In the blaze of criticism surrounding Telstra’s ambition to become a media player, those accusing our hamstrung national carrier of losing the plot have managed to avoid a key question: what precisely is Telstra meant to do when its telephony revenues dry up?
There is no doubt that the core of Telstra’s telephony revenues are gradually being eroded by both other carriers and technologies such as VoIP. Fueled by an oversupply of capacity, tarrifs will continue to drop at the same time as enterprises explore new ways to avoid them altogether. But unlike its competitors, Telstra must provide loss-making services to parts of the community that would otherwise be left unconnected. You don’t see other telcos thumping at the door of government to supply services to regional and remote Australia. They know well it is a fruitless pursuit, and are happy to see a competitor bogged down by social obligation and bad publicity.
Yet every time Telstra tries to invest in new ventures, it gets hammered from all sides. It's hardly surprising Australia’s two largest media empires - PBL and News Ltd - cried foul over Telstra’s $1.2 billion cash-cow Sensis sniffing at Fairfax.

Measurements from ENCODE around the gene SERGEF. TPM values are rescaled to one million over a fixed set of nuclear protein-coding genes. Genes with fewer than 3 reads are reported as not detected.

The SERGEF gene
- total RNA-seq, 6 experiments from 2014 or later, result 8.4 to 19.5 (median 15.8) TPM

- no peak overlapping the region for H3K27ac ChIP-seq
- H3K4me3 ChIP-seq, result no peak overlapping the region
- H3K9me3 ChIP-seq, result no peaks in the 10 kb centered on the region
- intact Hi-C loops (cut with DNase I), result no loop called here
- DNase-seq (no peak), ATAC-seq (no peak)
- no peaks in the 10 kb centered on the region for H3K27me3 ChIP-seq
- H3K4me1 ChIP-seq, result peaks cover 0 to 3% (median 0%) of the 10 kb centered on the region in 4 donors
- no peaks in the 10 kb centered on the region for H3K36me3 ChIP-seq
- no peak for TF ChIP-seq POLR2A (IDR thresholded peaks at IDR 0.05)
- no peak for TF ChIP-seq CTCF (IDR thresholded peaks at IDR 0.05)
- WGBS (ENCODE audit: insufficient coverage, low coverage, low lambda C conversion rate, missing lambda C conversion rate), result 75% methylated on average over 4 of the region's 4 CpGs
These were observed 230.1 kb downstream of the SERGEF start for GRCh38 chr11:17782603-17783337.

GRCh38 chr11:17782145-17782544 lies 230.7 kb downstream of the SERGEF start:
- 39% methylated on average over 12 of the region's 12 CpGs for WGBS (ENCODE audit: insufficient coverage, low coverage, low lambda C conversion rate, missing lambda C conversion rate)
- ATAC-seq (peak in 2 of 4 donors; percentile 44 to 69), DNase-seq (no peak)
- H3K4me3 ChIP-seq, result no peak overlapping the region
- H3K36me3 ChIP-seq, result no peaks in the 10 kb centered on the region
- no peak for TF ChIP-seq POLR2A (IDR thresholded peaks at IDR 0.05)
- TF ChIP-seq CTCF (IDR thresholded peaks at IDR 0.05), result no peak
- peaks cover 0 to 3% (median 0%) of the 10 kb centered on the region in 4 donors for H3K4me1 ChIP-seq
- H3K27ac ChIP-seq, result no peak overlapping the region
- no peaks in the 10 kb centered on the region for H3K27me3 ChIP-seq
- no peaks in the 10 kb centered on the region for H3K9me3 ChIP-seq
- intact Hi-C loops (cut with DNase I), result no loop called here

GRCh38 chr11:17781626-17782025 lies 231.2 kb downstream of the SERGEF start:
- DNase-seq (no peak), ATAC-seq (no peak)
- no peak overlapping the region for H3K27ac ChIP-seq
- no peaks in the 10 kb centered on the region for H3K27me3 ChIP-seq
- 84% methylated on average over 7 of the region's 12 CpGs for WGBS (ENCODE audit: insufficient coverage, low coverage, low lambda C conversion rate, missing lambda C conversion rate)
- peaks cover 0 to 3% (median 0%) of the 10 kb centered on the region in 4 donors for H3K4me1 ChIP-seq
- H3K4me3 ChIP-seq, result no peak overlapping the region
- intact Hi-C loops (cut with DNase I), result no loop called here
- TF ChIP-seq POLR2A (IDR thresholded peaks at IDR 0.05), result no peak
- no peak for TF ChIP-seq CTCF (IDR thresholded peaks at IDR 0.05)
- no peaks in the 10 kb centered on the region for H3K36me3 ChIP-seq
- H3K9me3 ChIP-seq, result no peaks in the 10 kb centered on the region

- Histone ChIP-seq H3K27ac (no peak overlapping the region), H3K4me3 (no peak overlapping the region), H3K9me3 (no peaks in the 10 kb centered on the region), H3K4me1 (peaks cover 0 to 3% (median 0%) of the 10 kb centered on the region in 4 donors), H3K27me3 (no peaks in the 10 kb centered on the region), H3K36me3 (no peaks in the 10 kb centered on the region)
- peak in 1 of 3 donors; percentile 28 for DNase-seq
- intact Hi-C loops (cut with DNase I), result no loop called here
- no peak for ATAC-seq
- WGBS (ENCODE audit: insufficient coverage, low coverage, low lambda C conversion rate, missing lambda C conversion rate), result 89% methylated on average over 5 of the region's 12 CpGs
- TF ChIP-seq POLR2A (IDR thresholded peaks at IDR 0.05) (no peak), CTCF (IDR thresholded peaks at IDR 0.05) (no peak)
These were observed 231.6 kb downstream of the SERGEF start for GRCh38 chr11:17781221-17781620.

Forget any mock philosophical outrage shown by News and PBL over Sensis’ lust for Fairfax, it’s the threat of Australia’s two most successful classified advertising companies joining forces that really horrifies Rupert and Kerry. No wonder Sensis bought the Trading Post.
What is lost in all this fuss is that Australia now has a national communications policy failure when it should be leading the region. The government can’t presently sell Telstra and the longer it waits, the less the carrier is worth. Wait another few years and taxpayers will be stuck with a loss-making telco of last resort.
Compare this to the way the Indian government has directly stimulated foreign and domestic investment in the ICT sector and one wonders if there is a politician in Australia that actually knows the meaning of a domestic ITC skills base and capability.
As a government-owned corporation, Telstra is supposedly the flagship of that capability. Yet every move it makes in its own backyard is decried by corporate interest groups feathering their own nests.
Such groups should not be allowed to hold national ICT policy to ransom at a time when Australia is falling behind the rest of the world in terms of developing a telecommunications industry.
Nor should they be allowed to run the value of Australia’s communications infrastructure into the ground for the cynical motive of buying it out at a fire sale price.
You won’t hear that in the The Australian newspaper or Channel 9. Just look at what PBL and News did to the last phone company they owned.